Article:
What Types Of Agriculture Degrees Are There?

"I’m thinking of getting into the family business of agriculture. Some of my relatives in my extended family are farmers. I’ve spent a few summers working on my aunt and uncle’s farm, and I always liked it. I don’t think they have any space for me as a worker, so I’d need to find another way to get started, at least in the beginning. They suggested that I go to school first and get a degree. I didn’t actually realize you could get a degree in agriculture, but they say it will be very valuable to me. Are there different types of degrees in agriculture, or is it just one program? What will each type of degree teach me?"

asked by Clive from Chicago, IL

The degree which probably will interest you starting out is a bachelor’s degree in agriculture. Even here you may find several different types of degrees. The most basic type would be a Bachelor of Science in Agriculture, but you also might find a B.S. in Agricultural Systems Management, Agribusiness, or Soil and Crop Management.

You will learn a variety of disciplines, including hands-on farming, livestock biometrics, microeconomics as applies to your field, business management, marketing and more. How much you learn of each aspect will depend on which degree you choose to get. Whether or not you pursue a higher degree depends a lot on what you actually want to do in the field.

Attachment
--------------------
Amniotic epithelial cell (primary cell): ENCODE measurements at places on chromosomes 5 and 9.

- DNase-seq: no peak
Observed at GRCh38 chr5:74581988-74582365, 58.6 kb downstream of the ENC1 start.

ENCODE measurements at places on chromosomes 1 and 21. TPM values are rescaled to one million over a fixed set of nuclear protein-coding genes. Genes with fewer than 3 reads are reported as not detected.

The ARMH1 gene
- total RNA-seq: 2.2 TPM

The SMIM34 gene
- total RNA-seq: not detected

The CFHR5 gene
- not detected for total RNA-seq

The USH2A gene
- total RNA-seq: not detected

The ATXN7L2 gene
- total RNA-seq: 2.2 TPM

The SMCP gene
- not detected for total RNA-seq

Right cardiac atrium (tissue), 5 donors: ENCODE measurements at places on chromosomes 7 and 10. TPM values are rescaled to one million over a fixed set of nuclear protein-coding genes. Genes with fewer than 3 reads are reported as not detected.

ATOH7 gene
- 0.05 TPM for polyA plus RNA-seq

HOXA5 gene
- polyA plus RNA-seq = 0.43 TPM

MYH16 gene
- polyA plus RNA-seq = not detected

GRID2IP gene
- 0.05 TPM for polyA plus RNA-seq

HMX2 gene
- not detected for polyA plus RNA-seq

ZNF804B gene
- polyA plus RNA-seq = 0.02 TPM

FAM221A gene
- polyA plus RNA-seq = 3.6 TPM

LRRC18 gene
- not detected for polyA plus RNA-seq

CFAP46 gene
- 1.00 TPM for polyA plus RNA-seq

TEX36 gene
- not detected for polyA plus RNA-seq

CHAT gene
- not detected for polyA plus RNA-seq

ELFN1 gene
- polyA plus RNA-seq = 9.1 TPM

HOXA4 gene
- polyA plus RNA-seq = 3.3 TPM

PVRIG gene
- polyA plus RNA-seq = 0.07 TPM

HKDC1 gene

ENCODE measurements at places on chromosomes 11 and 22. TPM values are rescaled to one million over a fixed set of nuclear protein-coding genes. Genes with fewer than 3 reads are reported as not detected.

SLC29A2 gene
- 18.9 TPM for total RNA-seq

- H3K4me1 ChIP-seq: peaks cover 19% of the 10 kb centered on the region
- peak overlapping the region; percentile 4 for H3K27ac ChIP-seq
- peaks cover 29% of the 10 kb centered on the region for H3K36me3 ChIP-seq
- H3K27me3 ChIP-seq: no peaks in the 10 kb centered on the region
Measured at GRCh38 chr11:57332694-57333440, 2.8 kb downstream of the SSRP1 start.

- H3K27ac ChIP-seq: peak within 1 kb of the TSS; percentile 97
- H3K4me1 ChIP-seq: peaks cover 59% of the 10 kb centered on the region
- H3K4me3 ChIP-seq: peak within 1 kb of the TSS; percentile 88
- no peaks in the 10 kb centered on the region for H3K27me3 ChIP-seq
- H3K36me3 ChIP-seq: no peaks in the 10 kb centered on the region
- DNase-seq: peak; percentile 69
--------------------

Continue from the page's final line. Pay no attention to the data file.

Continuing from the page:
You can get a master’s degree or doctoral degree in agriculture. Some examples include Master of Agriculture (M.Ag.) or Master of Science (M.S.) in Agriculture. If you go with the first route, that’s a terminal degree, whereas the M.S. degree can lead to a doctoral degree if you continue along your educational path. These programs are highly selective, and are open to graduates from Bachelor’s degree programs.

If you get a master’s in this field, you’ll learn about agricultural leadership, technology, education and research. If you go on to get a doctoral degree, you can learn more about demand and production, market theory, doing business internationally, market forecasting, and various management topics. This is generally an economics-related degree.

You also might consider getting a two year’s associate’s degree in agriculture production technology. This allows you to get a few vital skills and get started more quickly on your career, though your career options may be more limited. Still, this may be a good fit for you, depending on your plans.

If you get an associate’s degree, you’ll learn how to operate farm equipment, learn about crop science and soil management, as well as how to take care of livestock and deal with agricultural chemicals. You also may learn some basic marketing skills, though generally these skills are more valuable at a higher level of management.

Whether you decide to go for an associate’s degree, bachelor’s degree, or higher degree, you can be sure that an agricultural degree will help you to learn the skills you need and make the professional connections you need to succeed.

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